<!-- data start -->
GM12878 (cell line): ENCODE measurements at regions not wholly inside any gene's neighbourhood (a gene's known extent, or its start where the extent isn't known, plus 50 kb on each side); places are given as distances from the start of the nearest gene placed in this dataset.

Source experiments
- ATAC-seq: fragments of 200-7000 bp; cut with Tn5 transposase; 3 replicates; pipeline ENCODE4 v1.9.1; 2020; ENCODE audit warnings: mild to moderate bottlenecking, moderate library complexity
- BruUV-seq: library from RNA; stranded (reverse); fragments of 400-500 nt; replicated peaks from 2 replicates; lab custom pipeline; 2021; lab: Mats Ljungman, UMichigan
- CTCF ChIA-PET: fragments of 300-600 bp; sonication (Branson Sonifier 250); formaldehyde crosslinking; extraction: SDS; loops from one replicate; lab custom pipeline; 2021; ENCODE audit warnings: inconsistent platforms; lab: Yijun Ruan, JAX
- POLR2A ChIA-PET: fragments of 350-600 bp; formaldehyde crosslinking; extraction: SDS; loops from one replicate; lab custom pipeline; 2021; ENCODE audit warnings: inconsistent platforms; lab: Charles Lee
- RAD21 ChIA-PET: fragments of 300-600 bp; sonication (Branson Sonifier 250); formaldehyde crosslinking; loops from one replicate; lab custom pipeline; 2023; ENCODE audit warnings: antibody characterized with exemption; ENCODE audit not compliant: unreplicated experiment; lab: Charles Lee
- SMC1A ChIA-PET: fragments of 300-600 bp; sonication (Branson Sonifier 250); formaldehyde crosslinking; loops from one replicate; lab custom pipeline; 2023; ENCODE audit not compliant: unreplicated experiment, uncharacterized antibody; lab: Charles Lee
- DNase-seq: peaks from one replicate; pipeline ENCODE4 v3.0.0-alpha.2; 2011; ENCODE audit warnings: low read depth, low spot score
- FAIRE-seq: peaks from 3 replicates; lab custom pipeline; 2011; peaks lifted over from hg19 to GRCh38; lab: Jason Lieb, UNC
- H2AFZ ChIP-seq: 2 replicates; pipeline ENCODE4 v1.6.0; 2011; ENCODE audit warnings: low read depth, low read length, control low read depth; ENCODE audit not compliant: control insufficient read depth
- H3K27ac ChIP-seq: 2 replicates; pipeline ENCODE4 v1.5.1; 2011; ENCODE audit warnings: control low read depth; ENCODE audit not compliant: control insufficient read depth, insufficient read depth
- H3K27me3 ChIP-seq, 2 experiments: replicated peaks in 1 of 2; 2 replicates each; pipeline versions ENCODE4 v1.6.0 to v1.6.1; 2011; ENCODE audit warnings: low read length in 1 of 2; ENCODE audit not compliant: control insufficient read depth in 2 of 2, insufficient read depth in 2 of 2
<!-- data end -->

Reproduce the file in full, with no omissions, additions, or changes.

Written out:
GM12878 (cell line): ENCODE measurements at regions not wholly inside any gene's neighbourhood (a gene's known extent, or its start where the extent isn't known, plus 50 kb on each side); places are given as distances from the start of the nearest gene placed in this dataset.

Source experiments
- ATAC-seq: fragments of 200-7000 bp; cut with Tn5 transposase; 3 replicates; pipeline ENCODE4 v1.9.1; 2020; ENCODE audit warnings: mild to moderate bottlenecking, moderate library complexity
- BruUV-seq: library from RNA; stranded (reverse); fragments of 400-500 nt; replicated peaks from 2 replicates; lab custom pipeline; 2021; lab: Mats Ljungman, UMichigan
- CTCF ChIA-PET: fragments of 300-600 bp; sonication (Branson Sonifier 250); formaldehyde crosslinking; extraction: SDS; loops from one replicate; lab custom pipeline; 2021; ENCODE audit warnings: inconsistent platforms; lab: Yijun Ruan, JAX
- POLR2A ChIA-PET: fragments of 350-600 bp; formaldehyde crosslinking; extraction: SDS; loops from one replicate; lab custom pipeline; 2021; ENCODE audit warnings: inconsistent platforms; lab: Charles Lee
- RAD21 ChIA-PET: fragments of 300-600 bp; sonication (Branson Sonifier 250); formaldehyde crosslinking; loops from one replicate; lab custom pipeline; 2023; ENCODE audit warnings: antibody characterized with exemption; ENCODE audit not compliant: unreplicated experiment; lab: Charles Lee
- SMC1A ChIA-PET: fragments of 300-600 bp; sonication (Branson Sonifier 250); formaldehyde crosslinking; loops from one replicate; lab custom pipeline; 2023; ENCODE audit not compliant: unreplicated experiment, uncharacterized antibody; lab: Charles Lee
- DNase-seq: peaks from one replicate; pipeline ENCODE4 v3.0.0-alpha.2; 2011; ENCODE audit warnings: low read depth, low spot score
- FAIRE-seq: peaks from 3 replicates; lab custom pipeline; 2011; peaks lifted over from hg19 to GRCh38; lab: Jason Lieb, UNC
- H2AFZ ChIP-seq: 2 replicates; pipeline ENCODE4 v1.6.0; 2011; ENCODE audit warnings: low read depth, low read length, control low read depth; ENCODE audit not compliant: control insufficient read depth
- H3K27ac ChIP-seq: 2 replicates; pipeline ENCODE4 v1.5.1; 2011; ENCODE audit warnings: control low read depth; ENCODE audit not compliant: control insufficient read depth, insufficient read depth
- H3K27me3 ChIP-seq, 2 experiments: replicated peaks in 1 of 2; 2 replicates each; pipeline versions ENCODE4 v1.6.0 to v1.6.1; 2011; ENCODE audit warnings: low read length in 1 of 2; ENCODE audit not compliant: control insufficient read depth in 2 of 2, insufficient read depth in 2 of 2